NOTE: Congratulations to AofA friend Gayle DeLong of Baruch College on the publication of:
Is “Delitigation” Associated with a Change in Product Safety? The Case of Vaccines
ABSTRACT" This study investigates whether the threat of litigation induces firms to provide safer products in a regulated industry. I analyze whether removing litigation risk or “delitigation” of product liability is associated with a change in the safety of vaccines. Using U.S. nationwide and state-level data, I find that vaccines that were licensed after legislation that preempted most product liability lawsuits are associated with a significantly higher incidence of adverse events than were vaccines that were licensed under a previous regime that permitted consumers to sue. Oaxaca decomposition suggests that the difference is due to the policy change. The results suggest that product safety deteriorates when consumers are no longer able to sue manufacturers.
Deregulation is an important area of study for scholars of industrial organ ization.
Research into the lifting of regulations offers insights into the interaction among
regulatory agencies, ﬁrms and consumers. These insights, posits Joskow (2005), can
inform decision makers on the implications of speciﬁc policies and lead to improved
social welfare. Although a rich literature exists concerning the effects of
deregulation, very little analysis exists concerning an idea that is gaining currency:
the lifting of product liability litigation. ‘‘Delitigation,’’ like deregulation, could
greatly inﬂuence the quality, prices, and safety of goods that ﬁrms sell.
The origins of delitigation stem from the debate among economists concerning
whether regulatio n and litigation are substitutes or complements. Some scholars
argue that product liability lawsuits are an unnecessary expense to regulated ﬁrms.
As long as regulatory standards for safety are binding, argue Philipson et al. (2011),
removing the threat of product liability allows ﬁrms to provide their products more
cheaply with no change in safety. However, Shavell (1984a, b) views regulation and
litigation as essential mechanisms that promote safety in different ways. Ex ante
regulation protects against foreseeable safety issues, while ex post litigation can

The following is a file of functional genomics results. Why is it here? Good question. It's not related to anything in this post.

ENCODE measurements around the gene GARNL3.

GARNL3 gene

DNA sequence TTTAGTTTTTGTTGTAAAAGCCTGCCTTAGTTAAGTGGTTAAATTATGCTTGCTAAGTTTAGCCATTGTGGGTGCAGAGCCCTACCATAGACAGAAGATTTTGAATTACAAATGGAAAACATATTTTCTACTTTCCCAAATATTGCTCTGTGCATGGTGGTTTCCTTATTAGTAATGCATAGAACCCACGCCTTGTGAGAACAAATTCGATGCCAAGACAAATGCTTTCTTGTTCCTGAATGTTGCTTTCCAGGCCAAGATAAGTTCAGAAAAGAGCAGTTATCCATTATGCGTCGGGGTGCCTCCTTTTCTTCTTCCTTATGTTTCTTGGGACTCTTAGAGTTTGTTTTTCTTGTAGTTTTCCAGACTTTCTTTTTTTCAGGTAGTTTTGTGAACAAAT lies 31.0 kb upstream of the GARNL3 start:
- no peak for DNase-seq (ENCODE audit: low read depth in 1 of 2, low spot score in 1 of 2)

force ﬁrms to remedy unfor eseeable side effects.
The competing paradigms above suggest very different empirical outcomes with
regard to delitigation. If a regulator enforces a soci ally optimal level of care, then
safety levels would not change after delitigation. Alternatively, if regulation
provides a minimum standard of care and litigation forces ﬁrms to correct
unforeseen problems with their products, then delitigation would be associated with
deteriorating product safety.
This study shows that vaccine safety deteriorates after consumers are not able to
sue vaccine manufacturers. The ratios of reported adverse events (AEs)
1 to vaccine recipient or AEs to vaccine dose are greater on average for the vaccines that the U.S.
Food and Drug Administration (FDA) licensed after legislation that preempted
product safety lawsuits than before the legislation. Oaxaca decomposition of state-
level data conﬁrm s the result that the vaccines that the FDA licensed after the
legislation are associated with more AEs: both serious and non-serious.
The decrease in safety may be partially due to the expanded array of vaccines that
the legislation allowed. Pharmaceutical companies developed some vaccines that
they otherwise would not have developed had consumer s retained the right to sue.
The risks from newer vaccines may outweigh the beneﬁts: The likelihood of
reporting a serious side effect from a vaccine reaction is greater than of suffering a
serious complication from the disease in the 5 years before the FDA licensed the